A. Yes, I think. Maybe. I’m not sure I have an ‘authentic sense of self’, to be honest. If you have an ‘authentic sense of self’ can you lose it? I don’t really know what an ‘authentic sense of self’ is? Is it self-esteem? I think I tried to think or imagine how the characters I created would act and behave in any given situation, I tried to discard myself and be them. To be honest I don’t get the question. It sounds cool though.
Q. You have published your novel under the persona of ‘Navajo’. What would you say is the relationship between you as a person and your author identity?
A. Navajo is cool, irreverent, uncompromising and confident. I’m not. Navajo can create unconstrained by social hegemony. Navajo is the writer in me, the author. Being an author doesn’t define me as a person. Writing creatively is just something I do, Navajo is that part of me that is the author. I do many other things that aren’t ‘Navajo’. I like his writing, he makes me laugh. Some of the things he writes I’m not comfortable with. He never talks to me, but then again I never talk to him. He just writes. Navajo does talk to his characters. I’m not sure who is answering these questions, me or him.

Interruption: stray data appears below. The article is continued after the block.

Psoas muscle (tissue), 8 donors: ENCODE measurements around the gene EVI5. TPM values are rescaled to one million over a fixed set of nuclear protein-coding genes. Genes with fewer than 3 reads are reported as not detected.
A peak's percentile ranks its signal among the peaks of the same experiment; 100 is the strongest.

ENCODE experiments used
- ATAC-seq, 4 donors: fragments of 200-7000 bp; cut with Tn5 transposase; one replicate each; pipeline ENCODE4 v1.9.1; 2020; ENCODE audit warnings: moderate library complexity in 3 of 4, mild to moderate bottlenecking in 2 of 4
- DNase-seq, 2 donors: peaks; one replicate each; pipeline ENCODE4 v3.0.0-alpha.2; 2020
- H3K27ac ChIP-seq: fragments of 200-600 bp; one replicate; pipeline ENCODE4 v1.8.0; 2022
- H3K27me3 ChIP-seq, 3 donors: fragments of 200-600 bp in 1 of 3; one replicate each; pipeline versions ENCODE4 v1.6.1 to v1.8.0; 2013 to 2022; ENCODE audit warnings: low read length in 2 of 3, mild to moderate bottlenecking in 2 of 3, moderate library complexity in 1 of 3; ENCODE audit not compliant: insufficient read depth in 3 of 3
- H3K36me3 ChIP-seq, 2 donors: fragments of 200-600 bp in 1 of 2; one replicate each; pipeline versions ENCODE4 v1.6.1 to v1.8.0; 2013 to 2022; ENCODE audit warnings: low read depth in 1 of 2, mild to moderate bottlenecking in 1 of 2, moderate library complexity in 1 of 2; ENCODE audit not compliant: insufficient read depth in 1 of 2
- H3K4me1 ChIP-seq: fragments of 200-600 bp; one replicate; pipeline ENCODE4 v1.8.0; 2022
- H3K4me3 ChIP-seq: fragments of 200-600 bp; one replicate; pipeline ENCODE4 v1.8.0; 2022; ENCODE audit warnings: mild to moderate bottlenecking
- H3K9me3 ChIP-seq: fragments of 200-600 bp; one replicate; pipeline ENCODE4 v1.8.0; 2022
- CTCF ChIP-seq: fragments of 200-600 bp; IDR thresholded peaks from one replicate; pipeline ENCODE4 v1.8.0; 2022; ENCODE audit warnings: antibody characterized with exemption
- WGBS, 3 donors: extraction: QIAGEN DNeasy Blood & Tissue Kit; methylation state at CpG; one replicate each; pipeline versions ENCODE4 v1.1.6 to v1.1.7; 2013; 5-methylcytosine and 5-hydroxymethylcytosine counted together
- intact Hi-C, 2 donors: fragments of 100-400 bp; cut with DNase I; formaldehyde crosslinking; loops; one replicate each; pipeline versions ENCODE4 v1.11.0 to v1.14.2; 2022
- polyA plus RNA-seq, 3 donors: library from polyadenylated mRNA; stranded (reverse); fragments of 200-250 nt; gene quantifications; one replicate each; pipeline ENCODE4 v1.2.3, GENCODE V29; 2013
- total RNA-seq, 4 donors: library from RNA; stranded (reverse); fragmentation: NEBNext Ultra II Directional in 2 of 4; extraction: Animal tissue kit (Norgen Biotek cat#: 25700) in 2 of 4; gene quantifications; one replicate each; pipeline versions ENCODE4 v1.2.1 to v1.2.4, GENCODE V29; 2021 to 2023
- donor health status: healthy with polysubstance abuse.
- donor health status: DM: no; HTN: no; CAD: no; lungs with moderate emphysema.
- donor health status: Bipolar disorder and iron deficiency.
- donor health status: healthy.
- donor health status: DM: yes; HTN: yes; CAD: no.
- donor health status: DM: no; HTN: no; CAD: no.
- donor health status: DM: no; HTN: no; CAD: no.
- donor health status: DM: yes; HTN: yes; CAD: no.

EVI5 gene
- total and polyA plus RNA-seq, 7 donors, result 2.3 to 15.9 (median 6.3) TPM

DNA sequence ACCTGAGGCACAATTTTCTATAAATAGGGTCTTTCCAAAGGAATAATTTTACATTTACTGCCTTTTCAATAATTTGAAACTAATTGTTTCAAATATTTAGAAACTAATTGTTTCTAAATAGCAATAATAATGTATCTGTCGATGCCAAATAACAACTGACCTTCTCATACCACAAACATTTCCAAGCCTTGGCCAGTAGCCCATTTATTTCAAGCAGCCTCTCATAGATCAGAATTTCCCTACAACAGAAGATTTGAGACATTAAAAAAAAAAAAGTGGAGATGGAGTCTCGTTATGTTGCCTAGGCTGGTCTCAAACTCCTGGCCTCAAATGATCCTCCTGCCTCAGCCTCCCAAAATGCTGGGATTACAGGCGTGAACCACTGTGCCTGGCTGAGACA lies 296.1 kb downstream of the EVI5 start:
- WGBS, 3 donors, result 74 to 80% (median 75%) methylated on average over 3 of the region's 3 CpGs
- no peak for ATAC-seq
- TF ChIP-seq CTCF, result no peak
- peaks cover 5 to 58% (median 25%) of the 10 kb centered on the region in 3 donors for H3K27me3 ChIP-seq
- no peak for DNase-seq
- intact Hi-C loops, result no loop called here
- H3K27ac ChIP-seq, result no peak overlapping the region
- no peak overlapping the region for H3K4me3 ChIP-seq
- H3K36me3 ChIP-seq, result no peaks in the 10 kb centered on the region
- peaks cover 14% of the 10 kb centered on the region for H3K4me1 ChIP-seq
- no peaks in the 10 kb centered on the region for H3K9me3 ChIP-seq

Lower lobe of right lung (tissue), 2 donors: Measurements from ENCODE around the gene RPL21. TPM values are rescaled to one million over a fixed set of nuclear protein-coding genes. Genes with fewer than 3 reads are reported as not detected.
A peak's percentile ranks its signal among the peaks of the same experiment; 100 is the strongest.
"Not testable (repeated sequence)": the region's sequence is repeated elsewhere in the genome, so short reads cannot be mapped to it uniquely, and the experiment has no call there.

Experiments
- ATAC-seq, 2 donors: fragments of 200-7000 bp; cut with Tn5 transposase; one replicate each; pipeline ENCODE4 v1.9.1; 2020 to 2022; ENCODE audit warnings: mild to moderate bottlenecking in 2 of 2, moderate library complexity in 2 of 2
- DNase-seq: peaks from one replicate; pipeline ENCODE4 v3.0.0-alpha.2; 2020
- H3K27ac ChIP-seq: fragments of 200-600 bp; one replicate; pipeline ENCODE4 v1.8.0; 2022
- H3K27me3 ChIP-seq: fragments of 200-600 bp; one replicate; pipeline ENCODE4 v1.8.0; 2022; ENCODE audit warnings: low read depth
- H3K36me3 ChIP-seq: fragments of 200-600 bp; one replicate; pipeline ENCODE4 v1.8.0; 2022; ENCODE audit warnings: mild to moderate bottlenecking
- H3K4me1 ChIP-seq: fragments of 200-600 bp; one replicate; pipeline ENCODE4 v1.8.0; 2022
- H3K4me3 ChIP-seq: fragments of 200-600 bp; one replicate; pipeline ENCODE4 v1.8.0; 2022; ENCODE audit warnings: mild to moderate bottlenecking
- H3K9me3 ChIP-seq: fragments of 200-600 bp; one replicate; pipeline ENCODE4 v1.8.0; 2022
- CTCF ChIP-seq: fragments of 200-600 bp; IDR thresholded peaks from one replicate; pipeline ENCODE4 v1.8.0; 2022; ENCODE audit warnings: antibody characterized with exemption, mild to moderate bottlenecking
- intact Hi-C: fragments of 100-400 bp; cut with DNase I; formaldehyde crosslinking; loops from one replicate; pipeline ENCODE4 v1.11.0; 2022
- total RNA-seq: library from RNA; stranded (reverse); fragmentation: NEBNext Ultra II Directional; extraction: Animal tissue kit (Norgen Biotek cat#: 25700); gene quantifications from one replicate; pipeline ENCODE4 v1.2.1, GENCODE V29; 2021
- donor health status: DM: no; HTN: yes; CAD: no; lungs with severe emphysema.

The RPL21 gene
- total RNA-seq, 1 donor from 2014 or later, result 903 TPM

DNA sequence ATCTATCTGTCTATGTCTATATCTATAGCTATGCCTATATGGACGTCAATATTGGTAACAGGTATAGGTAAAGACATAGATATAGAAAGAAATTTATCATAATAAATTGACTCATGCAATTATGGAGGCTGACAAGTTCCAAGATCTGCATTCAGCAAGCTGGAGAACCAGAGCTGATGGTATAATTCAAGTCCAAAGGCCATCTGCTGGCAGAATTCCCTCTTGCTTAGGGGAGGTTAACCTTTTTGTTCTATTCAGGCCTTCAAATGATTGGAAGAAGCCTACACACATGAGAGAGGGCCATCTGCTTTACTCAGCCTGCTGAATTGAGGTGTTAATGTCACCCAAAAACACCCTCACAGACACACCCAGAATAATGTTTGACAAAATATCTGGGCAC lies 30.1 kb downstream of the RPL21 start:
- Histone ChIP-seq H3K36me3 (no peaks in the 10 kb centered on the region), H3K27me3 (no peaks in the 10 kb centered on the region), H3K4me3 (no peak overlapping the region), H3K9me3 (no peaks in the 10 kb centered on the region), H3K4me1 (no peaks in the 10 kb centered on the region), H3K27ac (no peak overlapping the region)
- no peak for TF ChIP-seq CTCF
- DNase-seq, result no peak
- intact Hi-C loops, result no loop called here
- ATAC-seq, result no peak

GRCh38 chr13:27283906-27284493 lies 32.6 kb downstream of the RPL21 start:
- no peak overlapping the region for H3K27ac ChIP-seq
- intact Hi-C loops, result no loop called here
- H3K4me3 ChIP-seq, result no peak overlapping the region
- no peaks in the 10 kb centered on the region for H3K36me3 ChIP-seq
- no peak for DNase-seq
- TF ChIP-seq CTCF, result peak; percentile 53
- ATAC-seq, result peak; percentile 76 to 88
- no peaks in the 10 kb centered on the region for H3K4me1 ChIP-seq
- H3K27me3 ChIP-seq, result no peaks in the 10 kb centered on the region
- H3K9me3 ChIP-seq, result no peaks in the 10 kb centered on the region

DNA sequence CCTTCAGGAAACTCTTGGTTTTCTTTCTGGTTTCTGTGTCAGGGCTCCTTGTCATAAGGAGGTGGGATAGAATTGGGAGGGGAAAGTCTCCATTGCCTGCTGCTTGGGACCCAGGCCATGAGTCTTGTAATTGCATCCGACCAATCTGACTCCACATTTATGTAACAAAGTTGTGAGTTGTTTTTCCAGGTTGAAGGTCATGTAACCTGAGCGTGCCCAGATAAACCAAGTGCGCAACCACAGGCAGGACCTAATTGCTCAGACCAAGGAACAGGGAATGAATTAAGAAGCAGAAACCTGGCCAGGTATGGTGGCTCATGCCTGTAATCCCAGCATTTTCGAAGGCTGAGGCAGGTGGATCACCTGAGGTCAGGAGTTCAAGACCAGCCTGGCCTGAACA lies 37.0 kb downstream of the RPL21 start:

Q. If you could meet one person from fiction or history, whom would you meet and why?
A. Sylvia Pankhurst. She worked in East London, she opposed WW1 — unlike her mum and sisters. She supported universal suffrage. She wore nice hats.
Or God, and ask WTF?
Q. What for you is the biggest satisfaction of writing?
A. My biggest satisfaction is knowing people enjoy my work. Also, giving voice to those who we don’t often hear from. I also like seeing a blank page and then writing on it and suddenly the blankness is a thing, an object, even if it is an object in cyberspace until it is published in hard copy. It’s like I’ve created something from nothing. That feels strange and wonderful somehow. It is like I’ve created value from nothing. I don’t mean monetary value; I mean value in that people get enjoyment from it.